Adding to the uncertainty of interpretation formed by these possibilities, any individual artifact or group of artifacts can fulfill more than one function either simultaneously or over the course of its use. Another working premise stressed time and again by Moorey can be summarized with a maxim coined by this reviewer concluding a BAR review article: “a word is worth a thousand pictures.”a The fact of the matter is that when dealing with archaeological remains, and with iconography in particular, nothing conclusive can be said unless the item bears a text or belongs to some class of items described in other texts. Everything else is guesswork. To all this Moorey adds that artifacts must be studied in their various specific contexts, such as the other finds with which they were found, the ancient antecedents and parallels, and the scientific inquiries relating to them.
But the main scholarly thesis engaged by this book is the one identifying the Judean pillar figurines with Asherah. The pillar figurines were associated with Asherah because they are female, as indicated by their large breasts, and have a tree-shaped base. The Biblical Asherah is a tree (see, for example, Deuteronomy 16:21), whereas the tree-like base of the figurines marks them as a humanoid-arboreal hybrid. Moorey points out, moreover, that male and female figurines from the second millennium B.C.E. that cannot be associated with Asherah already display the same type of base. The base is no more than a stylized dress worn by both men and women, leaving nothing to link the figurines with Asherah. In addition, in Iron Age Judah female pillar figurines appear along with males on horseback, and just as the latter are not sun-god figurines, as sometimes claimed, but votive objects representing the human males for whom they were produced, so the former represent human females. The items most likely had a ritual role, but as expressions of human concerns rather than representatives of supernatural beings.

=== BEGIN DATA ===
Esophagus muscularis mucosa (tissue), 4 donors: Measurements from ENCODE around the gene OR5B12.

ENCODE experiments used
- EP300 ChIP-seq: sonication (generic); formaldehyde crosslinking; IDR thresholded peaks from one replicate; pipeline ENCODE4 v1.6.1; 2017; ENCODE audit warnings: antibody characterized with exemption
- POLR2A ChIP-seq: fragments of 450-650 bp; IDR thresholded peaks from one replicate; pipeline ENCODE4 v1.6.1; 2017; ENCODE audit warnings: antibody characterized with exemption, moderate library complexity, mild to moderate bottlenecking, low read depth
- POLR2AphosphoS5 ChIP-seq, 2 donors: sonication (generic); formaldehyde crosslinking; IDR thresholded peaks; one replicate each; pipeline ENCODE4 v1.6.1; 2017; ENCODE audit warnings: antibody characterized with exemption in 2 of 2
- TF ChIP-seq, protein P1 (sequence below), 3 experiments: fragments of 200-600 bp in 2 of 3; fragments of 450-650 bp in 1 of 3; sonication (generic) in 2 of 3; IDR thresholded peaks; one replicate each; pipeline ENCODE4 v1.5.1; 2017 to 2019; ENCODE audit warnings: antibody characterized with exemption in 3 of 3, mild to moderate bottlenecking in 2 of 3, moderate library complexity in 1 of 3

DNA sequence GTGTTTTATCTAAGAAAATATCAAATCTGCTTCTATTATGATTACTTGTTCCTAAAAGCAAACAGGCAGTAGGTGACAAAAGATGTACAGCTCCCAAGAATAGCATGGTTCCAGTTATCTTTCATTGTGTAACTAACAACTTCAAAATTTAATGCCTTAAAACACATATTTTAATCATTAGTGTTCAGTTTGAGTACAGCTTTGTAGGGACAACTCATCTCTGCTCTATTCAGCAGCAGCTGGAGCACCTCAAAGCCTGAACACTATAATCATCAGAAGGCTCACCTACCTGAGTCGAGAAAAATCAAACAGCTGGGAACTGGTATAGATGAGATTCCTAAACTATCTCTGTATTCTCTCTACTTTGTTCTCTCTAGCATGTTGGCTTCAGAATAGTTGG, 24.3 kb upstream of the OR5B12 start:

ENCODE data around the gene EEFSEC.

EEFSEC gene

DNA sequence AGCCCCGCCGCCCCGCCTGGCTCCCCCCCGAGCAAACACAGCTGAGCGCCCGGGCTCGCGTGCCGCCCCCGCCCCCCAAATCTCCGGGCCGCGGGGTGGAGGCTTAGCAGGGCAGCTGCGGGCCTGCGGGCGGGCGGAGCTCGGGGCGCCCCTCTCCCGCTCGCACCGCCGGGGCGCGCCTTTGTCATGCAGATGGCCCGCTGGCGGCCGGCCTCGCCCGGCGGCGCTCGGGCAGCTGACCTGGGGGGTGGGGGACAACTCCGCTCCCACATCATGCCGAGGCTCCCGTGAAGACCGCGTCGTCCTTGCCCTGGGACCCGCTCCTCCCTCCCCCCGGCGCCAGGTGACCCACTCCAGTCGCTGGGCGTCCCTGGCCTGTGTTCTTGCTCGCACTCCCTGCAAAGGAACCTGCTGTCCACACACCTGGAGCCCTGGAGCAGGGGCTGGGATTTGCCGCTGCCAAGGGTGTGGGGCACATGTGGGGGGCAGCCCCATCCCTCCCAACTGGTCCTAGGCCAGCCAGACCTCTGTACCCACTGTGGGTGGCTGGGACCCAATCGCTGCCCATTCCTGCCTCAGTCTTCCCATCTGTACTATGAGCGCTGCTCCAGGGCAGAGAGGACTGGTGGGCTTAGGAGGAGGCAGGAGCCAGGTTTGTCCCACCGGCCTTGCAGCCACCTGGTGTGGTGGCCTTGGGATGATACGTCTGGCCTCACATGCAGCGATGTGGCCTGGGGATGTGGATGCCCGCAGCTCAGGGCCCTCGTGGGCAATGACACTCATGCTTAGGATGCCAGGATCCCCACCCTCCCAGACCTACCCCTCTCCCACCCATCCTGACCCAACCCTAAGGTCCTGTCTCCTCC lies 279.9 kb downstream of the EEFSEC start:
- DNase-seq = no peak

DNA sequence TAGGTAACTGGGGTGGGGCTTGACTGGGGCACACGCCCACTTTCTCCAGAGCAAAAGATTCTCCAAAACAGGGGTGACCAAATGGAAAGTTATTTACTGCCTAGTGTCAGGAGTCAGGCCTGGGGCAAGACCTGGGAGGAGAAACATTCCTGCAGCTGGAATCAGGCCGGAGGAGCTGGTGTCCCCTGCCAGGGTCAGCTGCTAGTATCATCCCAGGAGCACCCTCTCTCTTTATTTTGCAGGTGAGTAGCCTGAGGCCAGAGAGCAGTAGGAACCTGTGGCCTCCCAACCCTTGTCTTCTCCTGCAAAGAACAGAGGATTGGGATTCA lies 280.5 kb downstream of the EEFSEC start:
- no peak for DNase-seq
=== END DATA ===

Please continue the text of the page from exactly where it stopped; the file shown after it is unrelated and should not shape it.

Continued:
If the Judean pillar figurines do not represent Asherah, the supposed archaeological evidence relating to her worship decreases precipitously, inviting yet another revision in how we describe ancient Israelite religion. In general, Moorey calls for the realization that not every anthropoid object represents divinity, and just as often it has another meaning altogether. One might mention that this applies not only to the terracotta figurines analyzed in this book, but to stone idols or even to pillars. An object, even when found in a cultic assemblage, can be considered with certainty to be a god only if described in a text or if it bears an explicit sign of divinity, such as a horned crown, or if it contains an inscription identifying it as divine.
1. Moorey defines the aim of his lectures “to investigate the social contexts, of which any religious aspect is but a part, of the popular terracotta imagery of Canaan, Israel and Judah within its wider Near Eastern context”.
a. See Victor Hurowitz, “Picturing Imageless Deities: Iconography in the Ancient Near East,” BAR 23:03.